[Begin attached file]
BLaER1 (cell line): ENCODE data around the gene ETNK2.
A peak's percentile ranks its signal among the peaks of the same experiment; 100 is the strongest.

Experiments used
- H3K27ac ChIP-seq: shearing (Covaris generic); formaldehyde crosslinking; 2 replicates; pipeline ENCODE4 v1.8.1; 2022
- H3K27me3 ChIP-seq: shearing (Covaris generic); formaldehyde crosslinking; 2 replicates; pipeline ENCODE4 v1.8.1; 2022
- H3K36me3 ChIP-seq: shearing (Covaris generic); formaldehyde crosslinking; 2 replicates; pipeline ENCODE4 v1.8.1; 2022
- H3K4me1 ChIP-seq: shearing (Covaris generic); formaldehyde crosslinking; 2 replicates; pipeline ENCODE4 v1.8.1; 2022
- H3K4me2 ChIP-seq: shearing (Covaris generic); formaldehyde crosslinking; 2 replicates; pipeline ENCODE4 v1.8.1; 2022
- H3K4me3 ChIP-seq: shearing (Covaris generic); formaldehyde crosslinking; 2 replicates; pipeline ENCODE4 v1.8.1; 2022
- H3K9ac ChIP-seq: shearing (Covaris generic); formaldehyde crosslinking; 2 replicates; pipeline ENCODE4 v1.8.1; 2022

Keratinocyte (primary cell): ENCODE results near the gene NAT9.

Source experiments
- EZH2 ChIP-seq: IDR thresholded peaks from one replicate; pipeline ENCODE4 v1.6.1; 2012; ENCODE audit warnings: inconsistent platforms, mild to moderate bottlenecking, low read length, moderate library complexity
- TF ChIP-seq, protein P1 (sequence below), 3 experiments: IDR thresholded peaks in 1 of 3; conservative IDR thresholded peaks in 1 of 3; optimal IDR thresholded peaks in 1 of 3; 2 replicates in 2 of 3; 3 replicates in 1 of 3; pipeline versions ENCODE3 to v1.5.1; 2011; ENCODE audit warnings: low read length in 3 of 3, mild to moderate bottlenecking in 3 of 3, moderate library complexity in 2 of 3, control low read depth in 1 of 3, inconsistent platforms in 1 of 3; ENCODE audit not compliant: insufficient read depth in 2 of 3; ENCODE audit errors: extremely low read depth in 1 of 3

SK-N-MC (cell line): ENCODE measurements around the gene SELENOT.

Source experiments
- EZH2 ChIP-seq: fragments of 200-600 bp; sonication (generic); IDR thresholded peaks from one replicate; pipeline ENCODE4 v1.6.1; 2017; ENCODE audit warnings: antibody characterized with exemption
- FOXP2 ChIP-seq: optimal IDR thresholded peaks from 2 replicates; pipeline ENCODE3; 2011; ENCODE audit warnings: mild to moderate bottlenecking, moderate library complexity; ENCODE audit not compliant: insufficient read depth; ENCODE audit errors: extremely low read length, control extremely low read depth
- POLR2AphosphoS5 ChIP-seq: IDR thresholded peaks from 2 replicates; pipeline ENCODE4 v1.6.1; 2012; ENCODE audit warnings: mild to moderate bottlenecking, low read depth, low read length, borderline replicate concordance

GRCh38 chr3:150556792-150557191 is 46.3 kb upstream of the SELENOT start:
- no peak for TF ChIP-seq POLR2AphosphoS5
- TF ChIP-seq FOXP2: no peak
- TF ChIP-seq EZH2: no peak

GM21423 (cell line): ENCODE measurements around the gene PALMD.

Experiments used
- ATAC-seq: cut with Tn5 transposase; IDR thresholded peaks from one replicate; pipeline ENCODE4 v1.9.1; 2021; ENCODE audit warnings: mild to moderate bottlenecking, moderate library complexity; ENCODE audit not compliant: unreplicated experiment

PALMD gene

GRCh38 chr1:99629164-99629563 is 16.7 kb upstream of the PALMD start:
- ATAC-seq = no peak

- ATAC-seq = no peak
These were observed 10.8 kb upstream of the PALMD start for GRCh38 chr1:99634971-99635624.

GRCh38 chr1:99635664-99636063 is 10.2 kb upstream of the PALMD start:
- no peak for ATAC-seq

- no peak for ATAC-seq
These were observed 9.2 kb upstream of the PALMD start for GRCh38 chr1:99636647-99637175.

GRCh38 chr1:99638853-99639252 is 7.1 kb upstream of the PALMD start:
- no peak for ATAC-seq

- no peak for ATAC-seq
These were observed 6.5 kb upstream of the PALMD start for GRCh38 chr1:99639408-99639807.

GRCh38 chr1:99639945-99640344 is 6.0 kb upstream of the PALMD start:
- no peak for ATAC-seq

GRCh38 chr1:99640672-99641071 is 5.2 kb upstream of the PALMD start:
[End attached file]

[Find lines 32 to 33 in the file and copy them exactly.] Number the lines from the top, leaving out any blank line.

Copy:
GRCh38 chr1:99635664-99636063 is 10.2 kb upstream of the PALMD start:
- no peak for ATAC-seq